5. India is a Secular State: As a state India does not give special status to any religion. There is no such thing as a state religion of India. India guarantees equal freedom to all religions. All religions enjoy equality of status and respect.
  6. India is a Democratic State: The authority of the government rests upon the sovereignty of the people. The people enjoy equal political rights’ they freely participate in the democratic process and elect their government. The government is responsible before the people. The people can change their government through elections.
  7. India is a Republic: Negatively, this means that India is not ruled by a monarch or a nominated head of state. Positively, it means that India has an elected head of state who wields power for a fixed term. President of India is the elected sovereign head of the state. Any Indian citizen can get elected as the President of India.

The preamble in general and these principles in particular are significant for various reasons:

  • These principles explain the objectives which the constituent assembly intended to achieve.
  • As Supreme Court has observed, the Preamble is a key to unravel the minds of the makers of the Constitution.
  • These principles do not override the specific provisions of the constitution. But in case of any ambiguity judiciary can refer to these principles.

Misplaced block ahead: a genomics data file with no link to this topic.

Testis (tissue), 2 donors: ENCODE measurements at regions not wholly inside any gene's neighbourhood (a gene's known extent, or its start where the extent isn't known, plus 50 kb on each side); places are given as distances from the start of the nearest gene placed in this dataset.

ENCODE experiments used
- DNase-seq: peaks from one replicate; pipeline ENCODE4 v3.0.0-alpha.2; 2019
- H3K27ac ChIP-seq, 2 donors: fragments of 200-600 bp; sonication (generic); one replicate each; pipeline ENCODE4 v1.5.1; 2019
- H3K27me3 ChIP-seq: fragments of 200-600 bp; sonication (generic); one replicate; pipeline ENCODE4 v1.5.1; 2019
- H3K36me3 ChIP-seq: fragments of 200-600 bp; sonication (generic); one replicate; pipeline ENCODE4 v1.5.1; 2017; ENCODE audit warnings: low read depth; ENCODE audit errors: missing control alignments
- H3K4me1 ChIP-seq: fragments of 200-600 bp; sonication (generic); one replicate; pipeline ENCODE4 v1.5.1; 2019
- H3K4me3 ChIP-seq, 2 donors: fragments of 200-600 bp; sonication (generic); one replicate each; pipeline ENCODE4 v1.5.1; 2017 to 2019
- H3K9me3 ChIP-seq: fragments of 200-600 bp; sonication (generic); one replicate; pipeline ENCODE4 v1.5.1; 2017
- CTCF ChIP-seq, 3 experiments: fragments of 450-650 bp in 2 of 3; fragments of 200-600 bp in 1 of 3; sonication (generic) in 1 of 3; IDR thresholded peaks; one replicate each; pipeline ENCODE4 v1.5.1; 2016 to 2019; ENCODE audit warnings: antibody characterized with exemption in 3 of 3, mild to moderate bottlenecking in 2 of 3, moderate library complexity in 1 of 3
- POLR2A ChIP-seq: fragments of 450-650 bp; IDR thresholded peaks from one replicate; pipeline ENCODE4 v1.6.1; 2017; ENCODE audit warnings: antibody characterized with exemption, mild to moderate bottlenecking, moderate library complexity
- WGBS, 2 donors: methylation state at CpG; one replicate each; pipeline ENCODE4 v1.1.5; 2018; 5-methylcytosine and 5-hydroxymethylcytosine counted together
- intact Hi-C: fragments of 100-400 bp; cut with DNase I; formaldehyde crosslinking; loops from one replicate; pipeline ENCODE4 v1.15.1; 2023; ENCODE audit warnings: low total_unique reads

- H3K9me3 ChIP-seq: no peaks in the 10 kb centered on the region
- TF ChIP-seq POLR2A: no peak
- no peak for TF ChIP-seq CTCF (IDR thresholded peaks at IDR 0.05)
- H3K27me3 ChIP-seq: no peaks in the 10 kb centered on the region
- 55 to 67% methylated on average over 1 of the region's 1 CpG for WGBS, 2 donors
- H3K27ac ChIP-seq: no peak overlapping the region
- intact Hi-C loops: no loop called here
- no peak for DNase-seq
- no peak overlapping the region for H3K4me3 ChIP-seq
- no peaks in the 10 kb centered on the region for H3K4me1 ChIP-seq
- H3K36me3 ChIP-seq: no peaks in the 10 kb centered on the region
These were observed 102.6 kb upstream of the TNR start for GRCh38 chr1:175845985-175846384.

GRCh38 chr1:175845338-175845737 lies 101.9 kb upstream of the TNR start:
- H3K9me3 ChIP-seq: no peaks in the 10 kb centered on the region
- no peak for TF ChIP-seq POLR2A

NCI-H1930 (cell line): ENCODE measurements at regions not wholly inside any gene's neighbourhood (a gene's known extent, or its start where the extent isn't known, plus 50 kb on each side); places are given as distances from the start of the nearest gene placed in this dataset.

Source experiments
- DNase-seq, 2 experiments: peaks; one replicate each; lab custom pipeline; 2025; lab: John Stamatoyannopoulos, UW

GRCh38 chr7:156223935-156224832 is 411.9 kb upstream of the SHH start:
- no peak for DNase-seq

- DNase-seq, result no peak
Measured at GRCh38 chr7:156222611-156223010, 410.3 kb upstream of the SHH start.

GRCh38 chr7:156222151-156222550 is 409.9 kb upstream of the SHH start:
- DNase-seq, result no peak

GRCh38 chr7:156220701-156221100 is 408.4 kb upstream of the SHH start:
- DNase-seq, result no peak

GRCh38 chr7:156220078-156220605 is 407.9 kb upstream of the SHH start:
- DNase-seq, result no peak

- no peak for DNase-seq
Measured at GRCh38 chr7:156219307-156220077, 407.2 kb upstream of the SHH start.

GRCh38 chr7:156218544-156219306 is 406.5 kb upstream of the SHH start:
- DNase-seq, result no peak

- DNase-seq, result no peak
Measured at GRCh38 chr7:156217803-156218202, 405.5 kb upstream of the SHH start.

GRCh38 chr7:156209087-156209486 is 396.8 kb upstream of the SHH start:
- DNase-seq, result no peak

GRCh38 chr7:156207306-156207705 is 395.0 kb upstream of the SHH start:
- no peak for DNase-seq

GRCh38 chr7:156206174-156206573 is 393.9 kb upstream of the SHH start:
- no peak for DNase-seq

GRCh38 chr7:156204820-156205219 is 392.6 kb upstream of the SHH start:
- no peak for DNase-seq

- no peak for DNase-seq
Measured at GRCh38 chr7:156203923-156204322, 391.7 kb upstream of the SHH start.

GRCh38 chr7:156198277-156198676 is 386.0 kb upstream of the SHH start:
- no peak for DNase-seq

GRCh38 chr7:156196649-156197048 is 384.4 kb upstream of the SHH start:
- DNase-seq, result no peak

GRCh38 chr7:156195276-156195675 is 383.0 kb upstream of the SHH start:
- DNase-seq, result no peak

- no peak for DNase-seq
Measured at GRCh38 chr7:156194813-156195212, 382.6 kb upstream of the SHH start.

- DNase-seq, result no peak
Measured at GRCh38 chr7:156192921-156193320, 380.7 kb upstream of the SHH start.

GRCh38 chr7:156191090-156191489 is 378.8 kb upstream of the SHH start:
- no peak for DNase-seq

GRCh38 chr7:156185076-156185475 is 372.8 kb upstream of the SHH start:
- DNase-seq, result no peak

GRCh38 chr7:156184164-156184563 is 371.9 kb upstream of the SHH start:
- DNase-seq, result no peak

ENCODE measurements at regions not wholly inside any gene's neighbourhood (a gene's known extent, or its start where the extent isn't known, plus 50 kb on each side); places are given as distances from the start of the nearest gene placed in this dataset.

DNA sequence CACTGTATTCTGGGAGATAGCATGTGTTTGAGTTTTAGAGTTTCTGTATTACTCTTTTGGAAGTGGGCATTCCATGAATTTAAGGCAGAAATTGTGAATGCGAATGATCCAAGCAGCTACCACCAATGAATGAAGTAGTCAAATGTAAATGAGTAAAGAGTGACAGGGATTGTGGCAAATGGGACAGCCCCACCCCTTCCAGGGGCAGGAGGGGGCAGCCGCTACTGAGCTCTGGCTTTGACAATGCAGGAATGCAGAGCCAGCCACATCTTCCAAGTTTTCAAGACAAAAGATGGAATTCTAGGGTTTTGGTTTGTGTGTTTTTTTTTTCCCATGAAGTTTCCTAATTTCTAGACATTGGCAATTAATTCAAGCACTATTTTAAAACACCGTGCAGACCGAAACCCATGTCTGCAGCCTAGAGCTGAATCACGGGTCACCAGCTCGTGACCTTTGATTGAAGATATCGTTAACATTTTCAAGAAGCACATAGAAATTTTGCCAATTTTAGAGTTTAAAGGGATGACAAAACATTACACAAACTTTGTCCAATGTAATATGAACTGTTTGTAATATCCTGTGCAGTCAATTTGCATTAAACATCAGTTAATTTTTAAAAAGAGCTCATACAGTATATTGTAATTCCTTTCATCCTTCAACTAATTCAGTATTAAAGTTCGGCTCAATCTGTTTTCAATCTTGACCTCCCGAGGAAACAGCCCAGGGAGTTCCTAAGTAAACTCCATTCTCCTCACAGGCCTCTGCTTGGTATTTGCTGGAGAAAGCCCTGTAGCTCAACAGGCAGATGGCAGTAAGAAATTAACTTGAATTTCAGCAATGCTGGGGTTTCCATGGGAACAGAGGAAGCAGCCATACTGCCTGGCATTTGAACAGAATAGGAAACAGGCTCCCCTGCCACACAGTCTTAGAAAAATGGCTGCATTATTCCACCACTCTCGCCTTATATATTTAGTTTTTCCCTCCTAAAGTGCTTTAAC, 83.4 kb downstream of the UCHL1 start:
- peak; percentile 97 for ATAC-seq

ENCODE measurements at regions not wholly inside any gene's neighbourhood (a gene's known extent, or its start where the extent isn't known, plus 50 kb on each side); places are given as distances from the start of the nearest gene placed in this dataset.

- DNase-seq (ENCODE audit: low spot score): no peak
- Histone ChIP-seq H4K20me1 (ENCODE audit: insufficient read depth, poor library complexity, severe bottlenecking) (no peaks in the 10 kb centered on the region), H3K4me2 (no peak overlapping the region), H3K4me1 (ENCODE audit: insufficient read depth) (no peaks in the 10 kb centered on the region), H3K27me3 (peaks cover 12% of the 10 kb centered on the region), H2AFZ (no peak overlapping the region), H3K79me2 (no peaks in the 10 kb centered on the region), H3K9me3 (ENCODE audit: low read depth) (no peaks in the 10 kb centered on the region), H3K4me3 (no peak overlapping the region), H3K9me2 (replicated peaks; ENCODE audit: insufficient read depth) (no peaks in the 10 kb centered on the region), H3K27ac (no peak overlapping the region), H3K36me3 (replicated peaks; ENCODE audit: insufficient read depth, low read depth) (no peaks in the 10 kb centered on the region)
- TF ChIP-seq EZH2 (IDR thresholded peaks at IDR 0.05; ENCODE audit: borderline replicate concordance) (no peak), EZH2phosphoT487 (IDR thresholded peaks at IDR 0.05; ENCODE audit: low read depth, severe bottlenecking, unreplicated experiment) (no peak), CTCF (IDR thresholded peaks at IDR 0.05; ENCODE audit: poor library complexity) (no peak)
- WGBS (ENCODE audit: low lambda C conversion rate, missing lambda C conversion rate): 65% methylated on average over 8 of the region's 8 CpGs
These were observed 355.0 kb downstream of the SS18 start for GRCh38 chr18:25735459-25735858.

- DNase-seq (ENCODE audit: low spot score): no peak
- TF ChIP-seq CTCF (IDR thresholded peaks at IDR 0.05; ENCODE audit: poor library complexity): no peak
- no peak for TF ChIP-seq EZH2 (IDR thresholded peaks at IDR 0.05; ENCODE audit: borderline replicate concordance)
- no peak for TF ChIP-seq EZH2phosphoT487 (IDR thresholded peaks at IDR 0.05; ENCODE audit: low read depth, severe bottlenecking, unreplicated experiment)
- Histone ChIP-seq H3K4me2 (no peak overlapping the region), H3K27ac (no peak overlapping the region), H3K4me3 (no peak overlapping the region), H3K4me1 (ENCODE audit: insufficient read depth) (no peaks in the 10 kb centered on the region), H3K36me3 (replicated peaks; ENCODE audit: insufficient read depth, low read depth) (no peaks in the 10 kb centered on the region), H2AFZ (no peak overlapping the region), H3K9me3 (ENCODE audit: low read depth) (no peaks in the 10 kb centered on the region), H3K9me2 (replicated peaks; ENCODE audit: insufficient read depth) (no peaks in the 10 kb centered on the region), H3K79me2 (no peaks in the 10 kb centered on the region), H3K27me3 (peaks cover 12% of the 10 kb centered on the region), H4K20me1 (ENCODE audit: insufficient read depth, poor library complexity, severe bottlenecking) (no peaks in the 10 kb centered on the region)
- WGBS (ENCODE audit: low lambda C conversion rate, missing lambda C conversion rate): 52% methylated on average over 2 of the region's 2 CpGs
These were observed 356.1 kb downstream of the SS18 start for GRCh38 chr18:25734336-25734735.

• Finally, we can conclude that the preamble embodies the ideals and aspirations of the people of India.

3.The Indian Micro, Small and Medium Enterprises (MSMEs) sector contributes to an inclusive and sustainable society in myriad ways and assumes a pivotal role in accelerating the growth engine. In the light of above statement, explain the significance of Indian MSME sector. Further, enumerate how MUDRA bank shall aid growth in this sector.                                                  (GS Paper-3, Economy) (250 words)

Structure of the Answer

 ·         Highlight the importance of MSMEs in Indian Economy

·         Briefly write about MUDRA banks responsibility

·         Then conclude with impact of MUDRA banks on MSME sector

Reference– NCERT

 Model Answer:

MSMEs are important for the national objectives of economic prosperity with social equity and inclusion. The significance of MSME sector is as follows:

  • It contributes 40 percent of the exports earning foreign exchange reserves and stabilising CAD.
  • The labour to capital ratio in MSMEs and the overall growth in the sector is much higher than in the large industries. Thus the sector provides large employment opportunities (42 million) second only to agriculture.
  • In the times of rising unemployment levels, it provides maximum opportunities for both self-employment and entrepreneurship. Thus reaping the benefits of demographic dividend.
  • 62% of MSMEs are owned by SC/ST/OBC. This exemplifies the inclusive dimension of MSME sector.